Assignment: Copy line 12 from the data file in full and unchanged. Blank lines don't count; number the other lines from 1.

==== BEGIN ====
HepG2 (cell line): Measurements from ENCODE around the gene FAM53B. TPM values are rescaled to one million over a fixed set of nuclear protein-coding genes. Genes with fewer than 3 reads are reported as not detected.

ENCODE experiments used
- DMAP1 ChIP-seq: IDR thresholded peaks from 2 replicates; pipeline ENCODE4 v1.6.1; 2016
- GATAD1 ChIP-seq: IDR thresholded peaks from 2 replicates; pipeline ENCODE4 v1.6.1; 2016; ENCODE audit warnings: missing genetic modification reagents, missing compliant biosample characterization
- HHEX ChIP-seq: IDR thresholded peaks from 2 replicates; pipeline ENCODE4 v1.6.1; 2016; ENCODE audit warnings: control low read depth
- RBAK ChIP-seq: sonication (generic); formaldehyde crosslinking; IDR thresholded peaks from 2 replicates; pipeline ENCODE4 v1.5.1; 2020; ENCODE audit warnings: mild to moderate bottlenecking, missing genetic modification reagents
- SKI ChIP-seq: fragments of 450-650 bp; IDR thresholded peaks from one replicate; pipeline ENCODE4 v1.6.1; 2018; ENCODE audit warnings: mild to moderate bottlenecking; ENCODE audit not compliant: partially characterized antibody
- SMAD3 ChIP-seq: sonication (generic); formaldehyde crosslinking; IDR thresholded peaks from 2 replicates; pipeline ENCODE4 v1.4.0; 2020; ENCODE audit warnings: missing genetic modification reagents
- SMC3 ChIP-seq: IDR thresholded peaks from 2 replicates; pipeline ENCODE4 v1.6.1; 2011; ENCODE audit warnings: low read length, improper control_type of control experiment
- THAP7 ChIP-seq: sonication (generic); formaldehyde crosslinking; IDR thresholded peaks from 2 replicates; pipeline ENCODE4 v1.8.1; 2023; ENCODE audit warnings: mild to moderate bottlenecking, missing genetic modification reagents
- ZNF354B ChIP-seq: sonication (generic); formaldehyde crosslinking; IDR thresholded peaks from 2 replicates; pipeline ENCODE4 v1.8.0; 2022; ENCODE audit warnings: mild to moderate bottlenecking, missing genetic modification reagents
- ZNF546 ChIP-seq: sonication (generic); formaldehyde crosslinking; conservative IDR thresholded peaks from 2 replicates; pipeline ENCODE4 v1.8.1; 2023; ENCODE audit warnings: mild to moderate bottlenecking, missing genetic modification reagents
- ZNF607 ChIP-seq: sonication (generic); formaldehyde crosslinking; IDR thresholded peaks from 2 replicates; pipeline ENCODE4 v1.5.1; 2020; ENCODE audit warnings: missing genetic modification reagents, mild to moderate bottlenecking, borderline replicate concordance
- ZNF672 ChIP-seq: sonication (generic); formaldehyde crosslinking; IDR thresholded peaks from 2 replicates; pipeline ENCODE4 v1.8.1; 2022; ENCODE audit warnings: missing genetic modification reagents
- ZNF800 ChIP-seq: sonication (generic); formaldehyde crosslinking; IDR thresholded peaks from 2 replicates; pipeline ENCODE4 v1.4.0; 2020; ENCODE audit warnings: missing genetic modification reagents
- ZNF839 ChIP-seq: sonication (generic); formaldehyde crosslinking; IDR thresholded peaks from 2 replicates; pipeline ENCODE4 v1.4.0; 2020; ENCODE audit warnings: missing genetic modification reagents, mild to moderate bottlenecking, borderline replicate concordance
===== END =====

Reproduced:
- ZNF546 ChIP-seq: sonication (generic); formaldehyde crosslinking; conservative IDR thresholded peaks from 2 replicates; pipeline ENCODE4 v1.8.1; 2023; ENCODE audit warnings: mild to moderate bottlenecking, missing genetic modification reagents